Fixing the Toilet

A group of ladies met at my house, and as time went on, a few needed to use the powder room. One reported to me that the toilet wouldn’t flush. I went to look, and it was filling extremely slowly. If I’d used a teaspoon, I could have filled it faster. The last person to use it managed to flush it.

I hate working on plumbing of any sort, but especially toilets. I put it off for 10 days, but then realized another friend was coming to stay and would need it to function correctly. I went to Lowe’s and found the needed replacement part. There were many choices, but I finally just picked one.

Once I returned home, I ignored it for another day, but decided I had better get this fixed. Upon opening the box, I found the most wonderful instructions. They left little to chance. There was a list of possible tools that would be needed, but those didn’t include a wrench, saw, or box knife. The step-by-step directions told me clearly which way to turn each thing, but the first washer defeated me. My hand-strength is not what it was. So, I found a wrench, and that worked.

Next, there was a locknut that needed loosening. When putting these things back, they say don’t tighten too much. Well, whoever tightened mine didn’t follow that instruction! These things are never in a convenient location, so after trying several positions with my wrench, and several yoga poses, I finally got it loose. I was panting heavily by this time, so took a brief break to regain my composure.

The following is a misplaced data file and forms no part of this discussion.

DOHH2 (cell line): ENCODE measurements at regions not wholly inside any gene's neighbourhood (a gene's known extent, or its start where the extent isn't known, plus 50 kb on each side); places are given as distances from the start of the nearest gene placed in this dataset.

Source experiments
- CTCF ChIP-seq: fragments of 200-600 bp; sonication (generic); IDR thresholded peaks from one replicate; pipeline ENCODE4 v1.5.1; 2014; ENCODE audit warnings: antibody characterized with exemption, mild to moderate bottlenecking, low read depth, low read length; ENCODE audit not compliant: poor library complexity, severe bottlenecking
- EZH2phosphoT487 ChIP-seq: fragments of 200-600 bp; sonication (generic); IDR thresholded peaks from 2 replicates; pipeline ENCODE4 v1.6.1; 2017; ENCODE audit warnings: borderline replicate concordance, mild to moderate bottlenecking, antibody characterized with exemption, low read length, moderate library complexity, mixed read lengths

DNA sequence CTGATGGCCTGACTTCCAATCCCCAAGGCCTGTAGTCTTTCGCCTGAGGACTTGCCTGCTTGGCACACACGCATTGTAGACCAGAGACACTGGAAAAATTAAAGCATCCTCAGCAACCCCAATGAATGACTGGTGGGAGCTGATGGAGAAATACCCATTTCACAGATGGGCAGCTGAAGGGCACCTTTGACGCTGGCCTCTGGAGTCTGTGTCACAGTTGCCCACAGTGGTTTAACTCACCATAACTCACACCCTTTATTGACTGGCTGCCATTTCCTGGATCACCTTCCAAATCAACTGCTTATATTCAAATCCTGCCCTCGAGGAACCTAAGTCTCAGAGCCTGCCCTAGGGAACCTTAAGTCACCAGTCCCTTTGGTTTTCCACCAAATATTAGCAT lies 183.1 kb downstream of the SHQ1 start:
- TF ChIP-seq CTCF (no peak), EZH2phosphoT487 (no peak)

For some reason, they indicated having a bucket was optional. Even with a good sponge to get the water out of the tank, the bucket was not optional. Anyway, my next task was to twist the fill valve to the correct height. They had a picture to show me how to do that. There was also a drawing demonstrating where the tops of things should be. At that point, I realized that the overflow pipe was too high. In fact, it was so high; it was above the hole for the lever hole. The implications of that arrangement felt foreboding.

My next problem was, how do I shorten the overflow pipe? It is a very hard plastic. I couldn’t see how to remove it, but I needed to cut some of it off. That’s where the saw and the box cutter were needed.  The only saw I have is for cutting limbs off trees, so a bit big to use in the toilet tank. But, if nothing else, I am determined. I sawed and punched with the box cutter, but the wretched thing wouldn’t break off. I finally gripped it with the wrench and the top 2” broke away. It’s not neat, but it is the right height now.

The final steps were easy, and I only tightened the locknut and water supply connector to my hand-tight. When I turned on the water, there was no leak. I shouted “Hallelujah!” and cleared up my mess.

I wonder if I can use these instructions to correct some problems with my other toilet? I’ll wait a few days and see how desperate I feel about that.